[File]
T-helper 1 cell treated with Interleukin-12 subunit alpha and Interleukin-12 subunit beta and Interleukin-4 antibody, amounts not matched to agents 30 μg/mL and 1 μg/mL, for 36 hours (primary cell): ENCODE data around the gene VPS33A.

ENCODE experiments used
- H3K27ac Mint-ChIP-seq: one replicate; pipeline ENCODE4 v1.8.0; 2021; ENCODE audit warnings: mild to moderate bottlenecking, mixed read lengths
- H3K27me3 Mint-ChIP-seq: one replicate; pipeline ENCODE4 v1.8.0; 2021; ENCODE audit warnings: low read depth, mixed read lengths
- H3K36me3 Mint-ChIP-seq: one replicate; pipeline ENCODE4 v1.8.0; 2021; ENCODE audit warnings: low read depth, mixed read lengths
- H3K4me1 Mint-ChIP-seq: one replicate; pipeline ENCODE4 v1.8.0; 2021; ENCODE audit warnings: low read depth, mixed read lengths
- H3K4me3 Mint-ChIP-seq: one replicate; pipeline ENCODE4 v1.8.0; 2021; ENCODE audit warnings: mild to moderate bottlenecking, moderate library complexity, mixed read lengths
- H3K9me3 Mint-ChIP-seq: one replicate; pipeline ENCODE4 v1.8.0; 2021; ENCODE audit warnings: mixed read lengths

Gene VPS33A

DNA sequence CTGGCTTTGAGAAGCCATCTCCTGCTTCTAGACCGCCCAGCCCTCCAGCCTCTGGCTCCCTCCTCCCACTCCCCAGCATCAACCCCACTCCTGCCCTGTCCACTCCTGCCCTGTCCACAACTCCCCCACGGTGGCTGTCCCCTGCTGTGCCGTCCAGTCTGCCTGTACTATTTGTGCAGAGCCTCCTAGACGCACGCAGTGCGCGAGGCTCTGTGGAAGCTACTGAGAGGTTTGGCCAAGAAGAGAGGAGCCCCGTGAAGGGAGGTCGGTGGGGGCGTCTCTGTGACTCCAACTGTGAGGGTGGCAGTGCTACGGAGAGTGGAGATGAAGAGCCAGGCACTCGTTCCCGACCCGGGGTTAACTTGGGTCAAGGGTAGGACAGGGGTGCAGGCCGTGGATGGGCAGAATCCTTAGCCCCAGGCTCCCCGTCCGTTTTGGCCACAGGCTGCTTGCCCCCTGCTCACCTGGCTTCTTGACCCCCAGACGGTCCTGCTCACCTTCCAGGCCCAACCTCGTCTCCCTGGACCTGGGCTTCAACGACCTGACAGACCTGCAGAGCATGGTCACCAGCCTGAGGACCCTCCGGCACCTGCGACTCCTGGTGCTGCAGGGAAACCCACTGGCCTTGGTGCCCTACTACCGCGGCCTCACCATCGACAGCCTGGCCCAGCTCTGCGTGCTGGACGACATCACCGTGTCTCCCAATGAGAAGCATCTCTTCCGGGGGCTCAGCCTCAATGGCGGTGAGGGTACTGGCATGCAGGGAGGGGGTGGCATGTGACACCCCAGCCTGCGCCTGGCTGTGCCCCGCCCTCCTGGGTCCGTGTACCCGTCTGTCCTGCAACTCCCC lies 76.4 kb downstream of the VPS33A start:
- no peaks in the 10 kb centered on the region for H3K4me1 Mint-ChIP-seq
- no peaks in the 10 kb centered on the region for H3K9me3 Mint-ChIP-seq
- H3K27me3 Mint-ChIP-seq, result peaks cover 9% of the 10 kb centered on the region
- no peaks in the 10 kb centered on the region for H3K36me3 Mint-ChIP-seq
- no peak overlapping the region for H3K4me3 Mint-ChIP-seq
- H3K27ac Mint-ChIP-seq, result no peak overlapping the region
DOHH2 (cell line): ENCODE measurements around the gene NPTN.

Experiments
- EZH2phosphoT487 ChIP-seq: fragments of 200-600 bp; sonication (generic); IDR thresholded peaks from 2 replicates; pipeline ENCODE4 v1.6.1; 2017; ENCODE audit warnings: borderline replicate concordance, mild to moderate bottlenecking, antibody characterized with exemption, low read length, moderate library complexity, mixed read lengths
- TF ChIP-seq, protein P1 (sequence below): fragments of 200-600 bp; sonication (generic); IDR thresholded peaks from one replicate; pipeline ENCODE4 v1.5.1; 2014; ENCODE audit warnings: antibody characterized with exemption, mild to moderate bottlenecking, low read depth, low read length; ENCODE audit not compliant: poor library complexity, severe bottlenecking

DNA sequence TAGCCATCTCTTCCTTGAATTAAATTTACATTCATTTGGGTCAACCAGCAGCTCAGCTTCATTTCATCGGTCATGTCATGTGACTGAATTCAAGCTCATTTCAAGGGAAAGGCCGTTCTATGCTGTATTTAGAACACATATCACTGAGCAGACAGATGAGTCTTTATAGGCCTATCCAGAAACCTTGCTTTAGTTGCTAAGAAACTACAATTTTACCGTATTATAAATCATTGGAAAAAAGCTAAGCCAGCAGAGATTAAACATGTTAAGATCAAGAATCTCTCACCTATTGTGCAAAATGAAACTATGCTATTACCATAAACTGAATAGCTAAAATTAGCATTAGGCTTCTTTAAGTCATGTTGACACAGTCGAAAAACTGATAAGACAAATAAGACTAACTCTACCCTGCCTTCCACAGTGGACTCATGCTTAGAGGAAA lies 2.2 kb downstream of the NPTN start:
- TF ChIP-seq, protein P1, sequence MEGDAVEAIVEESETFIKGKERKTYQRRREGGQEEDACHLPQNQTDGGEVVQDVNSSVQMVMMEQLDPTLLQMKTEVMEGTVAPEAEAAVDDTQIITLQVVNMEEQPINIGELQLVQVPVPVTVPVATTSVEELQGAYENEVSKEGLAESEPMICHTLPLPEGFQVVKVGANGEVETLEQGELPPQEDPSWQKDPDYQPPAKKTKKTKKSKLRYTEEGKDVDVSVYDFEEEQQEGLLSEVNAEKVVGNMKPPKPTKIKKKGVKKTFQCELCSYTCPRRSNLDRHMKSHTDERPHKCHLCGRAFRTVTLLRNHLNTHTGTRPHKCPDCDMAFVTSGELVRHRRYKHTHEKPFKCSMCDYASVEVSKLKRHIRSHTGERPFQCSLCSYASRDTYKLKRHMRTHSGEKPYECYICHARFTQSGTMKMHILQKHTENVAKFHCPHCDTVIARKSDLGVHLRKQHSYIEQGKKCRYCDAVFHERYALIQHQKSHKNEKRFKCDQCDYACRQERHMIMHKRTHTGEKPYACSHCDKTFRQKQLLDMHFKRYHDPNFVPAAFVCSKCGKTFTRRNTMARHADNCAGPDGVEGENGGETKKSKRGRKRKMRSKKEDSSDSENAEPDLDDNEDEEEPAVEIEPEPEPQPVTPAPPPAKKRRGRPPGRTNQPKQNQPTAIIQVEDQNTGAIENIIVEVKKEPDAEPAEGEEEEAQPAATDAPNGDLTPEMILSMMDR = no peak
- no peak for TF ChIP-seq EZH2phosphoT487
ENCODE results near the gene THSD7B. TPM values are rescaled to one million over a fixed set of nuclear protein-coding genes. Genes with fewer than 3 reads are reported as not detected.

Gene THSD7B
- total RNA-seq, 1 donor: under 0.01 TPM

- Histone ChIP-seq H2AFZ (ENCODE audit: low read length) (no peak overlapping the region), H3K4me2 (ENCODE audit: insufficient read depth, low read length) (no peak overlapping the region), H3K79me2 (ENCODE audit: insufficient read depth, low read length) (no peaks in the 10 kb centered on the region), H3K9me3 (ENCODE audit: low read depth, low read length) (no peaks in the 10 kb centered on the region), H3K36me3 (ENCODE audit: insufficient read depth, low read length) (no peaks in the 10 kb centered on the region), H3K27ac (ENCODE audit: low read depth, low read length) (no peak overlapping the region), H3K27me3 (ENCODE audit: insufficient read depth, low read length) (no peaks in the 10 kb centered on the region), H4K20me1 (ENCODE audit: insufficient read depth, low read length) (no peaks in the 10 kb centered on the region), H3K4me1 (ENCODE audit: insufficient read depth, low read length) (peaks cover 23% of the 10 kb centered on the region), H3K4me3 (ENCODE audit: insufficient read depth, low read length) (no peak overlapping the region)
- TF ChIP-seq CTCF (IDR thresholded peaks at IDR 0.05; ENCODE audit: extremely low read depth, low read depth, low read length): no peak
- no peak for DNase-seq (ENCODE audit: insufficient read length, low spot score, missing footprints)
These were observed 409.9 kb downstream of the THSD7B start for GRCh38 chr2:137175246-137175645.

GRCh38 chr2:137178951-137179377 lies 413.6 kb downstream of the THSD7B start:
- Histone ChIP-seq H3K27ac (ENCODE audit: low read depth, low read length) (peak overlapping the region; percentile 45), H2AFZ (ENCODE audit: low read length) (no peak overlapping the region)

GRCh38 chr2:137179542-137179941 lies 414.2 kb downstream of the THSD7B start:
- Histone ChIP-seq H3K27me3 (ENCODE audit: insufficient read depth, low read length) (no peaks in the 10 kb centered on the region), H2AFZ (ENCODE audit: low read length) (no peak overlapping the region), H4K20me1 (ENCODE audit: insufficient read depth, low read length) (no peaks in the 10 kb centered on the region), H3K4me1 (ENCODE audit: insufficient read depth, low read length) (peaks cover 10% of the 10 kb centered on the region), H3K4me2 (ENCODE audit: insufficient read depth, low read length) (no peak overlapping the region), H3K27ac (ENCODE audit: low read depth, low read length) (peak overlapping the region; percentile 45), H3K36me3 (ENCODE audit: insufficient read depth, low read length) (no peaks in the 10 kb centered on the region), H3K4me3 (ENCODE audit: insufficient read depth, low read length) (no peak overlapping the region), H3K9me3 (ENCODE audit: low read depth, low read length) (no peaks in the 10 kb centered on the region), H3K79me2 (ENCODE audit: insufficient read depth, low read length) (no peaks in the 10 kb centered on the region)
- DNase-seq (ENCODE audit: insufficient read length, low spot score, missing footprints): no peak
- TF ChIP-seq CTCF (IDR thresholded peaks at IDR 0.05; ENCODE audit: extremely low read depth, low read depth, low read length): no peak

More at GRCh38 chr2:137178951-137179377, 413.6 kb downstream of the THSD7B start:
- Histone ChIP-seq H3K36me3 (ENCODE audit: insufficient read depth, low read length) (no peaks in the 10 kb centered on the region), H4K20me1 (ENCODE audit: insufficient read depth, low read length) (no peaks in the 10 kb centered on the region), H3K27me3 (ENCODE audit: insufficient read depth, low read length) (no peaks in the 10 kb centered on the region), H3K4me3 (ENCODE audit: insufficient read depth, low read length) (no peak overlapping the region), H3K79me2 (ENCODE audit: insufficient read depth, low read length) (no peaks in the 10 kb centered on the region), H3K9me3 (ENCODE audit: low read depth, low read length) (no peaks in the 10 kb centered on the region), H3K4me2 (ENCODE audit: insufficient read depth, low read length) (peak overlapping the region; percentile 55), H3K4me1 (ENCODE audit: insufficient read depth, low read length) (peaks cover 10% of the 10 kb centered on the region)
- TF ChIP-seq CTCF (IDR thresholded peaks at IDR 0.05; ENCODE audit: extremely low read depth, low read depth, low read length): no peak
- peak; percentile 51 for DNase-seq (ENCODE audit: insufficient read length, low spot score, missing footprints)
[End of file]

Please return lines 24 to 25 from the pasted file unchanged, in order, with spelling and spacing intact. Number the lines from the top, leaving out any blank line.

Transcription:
ENCODE results near the gene THSD7B. TPM values are rescaled to one million over a fixed set of nuclear protein-coding genes. Genes with fewer than 3 reads are reported as not detected.

Gene THSD7B